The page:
We will chat about the upcoming FRIGID outbreak that is barreling down on the United States here in a few minutes, but first, let’s take a look at some salient aspects in the markets as we begin the first full business week of 2024.
First up, a look at the prospects of propane exports from our friend Simon Hill at Cazbaa Energy:
“The U.S. market appears more balanced, with the stock draw of just over 2 MM Bbls being what we would expect at this time of year. Although Product Supplied (aka demand) did edge down a little but is around average at over 1.35 MM Bbls/d, which the same could also be said for exports, slightly down but again coming in above 1.7 MM BBls/d, despite ship arrival dates appearing to retreat. Production is also holding firm above 2.6 MM Bbls/d. Despite the ARB being closed we still have bids in excess of 5 c/g and offers above 8 c/g, but nothing’s passing the deal litmus test.With auction fees for spot Panama Canal transits slipping quickly down to the few hundred thousand dollars, way below pre-Christmas times and a couple of VLGCs securing passage via the 1A system, which was felt more onerous only a few weeks ago, there might still be room for rates to reduce, driven by better cost management, but whether this will re-open the ARB, well that’s anyone’s guess.”
You can find the entire article at this link. I think that Propane Exports will be one of the biggest (if not the biggest) 2024 stories to watch for our industry. The drought at the Panama Canal is not something that you can ‘prepare’ for, as we have been discussing, and Simon’s area of expertise is in propane and LPG exports. The trading ARB is not favorable right now, and that is something that bears watching, as volumes that might otherwise be headed for the export market could back up at some point in time in 2024, which could lead to bearishness on pricing, but could also lead to carry conditions in the market.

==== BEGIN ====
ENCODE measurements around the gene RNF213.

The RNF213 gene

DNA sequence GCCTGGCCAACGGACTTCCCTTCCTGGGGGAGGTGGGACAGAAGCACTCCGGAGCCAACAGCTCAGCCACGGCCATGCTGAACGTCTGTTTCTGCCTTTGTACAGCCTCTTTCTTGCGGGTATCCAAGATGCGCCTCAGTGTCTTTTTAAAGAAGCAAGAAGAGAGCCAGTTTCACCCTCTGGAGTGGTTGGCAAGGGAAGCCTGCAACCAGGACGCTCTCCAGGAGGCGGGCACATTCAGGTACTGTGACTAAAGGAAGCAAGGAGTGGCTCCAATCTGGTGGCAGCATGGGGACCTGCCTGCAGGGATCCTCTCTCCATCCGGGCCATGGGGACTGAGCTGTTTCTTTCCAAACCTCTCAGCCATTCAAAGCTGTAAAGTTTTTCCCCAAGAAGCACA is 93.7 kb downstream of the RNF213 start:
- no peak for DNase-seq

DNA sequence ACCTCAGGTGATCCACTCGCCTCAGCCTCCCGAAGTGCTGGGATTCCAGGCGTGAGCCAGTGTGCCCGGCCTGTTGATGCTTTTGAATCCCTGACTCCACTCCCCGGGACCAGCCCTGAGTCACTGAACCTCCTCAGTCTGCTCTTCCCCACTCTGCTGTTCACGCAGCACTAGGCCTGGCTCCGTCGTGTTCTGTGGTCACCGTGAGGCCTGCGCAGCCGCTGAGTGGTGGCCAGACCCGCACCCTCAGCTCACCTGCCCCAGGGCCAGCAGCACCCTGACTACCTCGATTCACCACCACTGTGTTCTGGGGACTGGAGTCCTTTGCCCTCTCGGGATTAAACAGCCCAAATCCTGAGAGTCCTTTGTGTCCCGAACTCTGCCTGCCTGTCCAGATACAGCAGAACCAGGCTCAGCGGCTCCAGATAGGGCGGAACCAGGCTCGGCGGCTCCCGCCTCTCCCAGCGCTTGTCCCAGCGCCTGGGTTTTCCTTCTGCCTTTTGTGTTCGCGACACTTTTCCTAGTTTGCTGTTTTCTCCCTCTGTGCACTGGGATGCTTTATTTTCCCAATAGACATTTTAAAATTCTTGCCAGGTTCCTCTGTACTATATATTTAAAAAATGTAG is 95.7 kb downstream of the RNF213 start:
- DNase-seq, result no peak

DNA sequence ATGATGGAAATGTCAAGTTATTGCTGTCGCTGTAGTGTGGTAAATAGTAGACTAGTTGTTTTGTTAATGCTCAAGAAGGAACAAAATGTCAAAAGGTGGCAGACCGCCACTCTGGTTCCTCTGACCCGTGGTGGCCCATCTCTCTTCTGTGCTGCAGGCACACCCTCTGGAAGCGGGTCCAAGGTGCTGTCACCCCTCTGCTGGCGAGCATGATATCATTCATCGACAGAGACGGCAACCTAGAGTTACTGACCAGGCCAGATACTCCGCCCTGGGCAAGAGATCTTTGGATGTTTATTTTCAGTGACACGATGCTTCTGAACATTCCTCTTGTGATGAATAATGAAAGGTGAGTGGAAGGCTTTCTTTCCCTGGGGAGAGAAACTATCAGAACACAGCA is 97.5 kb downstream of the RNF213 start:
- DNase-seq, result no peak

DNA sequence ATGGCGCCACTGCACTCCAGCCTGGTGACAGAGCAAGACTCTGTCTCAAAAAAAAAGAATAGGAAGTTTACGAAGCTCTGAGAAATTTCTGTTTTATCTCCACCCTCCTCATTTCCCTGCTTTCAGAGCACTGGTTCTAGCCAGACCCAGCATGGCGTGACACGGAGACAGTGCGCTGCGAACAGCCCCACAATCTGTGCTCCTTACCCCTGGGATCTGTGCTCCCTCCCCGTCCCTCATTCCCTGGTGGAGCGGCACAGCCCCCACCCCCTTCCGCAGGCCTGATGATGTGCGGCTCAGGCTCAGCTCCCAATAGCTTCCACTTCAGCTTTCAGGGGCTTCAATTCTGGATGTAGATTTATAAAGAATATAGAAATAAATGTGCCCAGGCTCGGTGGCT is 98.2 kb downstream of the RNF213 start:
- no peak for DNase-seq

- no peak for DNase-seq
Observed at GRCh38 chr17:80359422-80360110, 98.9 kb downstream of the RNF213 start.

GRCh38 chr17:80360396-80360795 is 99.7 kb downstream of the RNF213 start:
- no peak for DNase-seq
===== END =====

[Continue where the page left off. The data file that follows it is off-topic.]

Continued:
Next up, Flashpoint’s Darius Lechtenberger shares his morning thoughts on the markets here:
“WTI crude oil and refined product prices are trading to the downside this morning. This morning’s price weakness appears to be linked to Saudi Arabia, which has responded to increasing global supply and competition by significantly reducing the February official selling price (OSP) of its flagship Arab Light crude to Asia, marking the lowest level in 27 months.Supporting the prevailing bearish sentiments, John Kemp of Reuters highlighted that the net position across all three crude contracts hit a record low of 128 million barrels on December 12. Additionally, Goldman Sachs notes that Hedge Funds are the least invested in Energy Stocks in the past 5 years. On the flip side, Goldman Sachs also warns of a potential doubling in crude oil price in the event of an extended disruption in the Strait of Hormuz, describing the situation as a ‘powder keg’. Although the market currently views this scenario as improbable, recent events involving groups like the Houthi, effectively disrupting Red Sea traffic, raise concerns about the perceived ease of obstructing passage through the Strait of Hormuz. Winter is finally arriving this week with a Polar Vortex pushing thru nearly all of the U.S….stay warm and sell some propane!”
Simon also talks more about the Straight of Hormuz in the linked write-up above, and I would recommend giving it a read.
And now, we turn our attention to the weather forecast, which for the first time in many Januarys, looks to be a positive thing to discuss.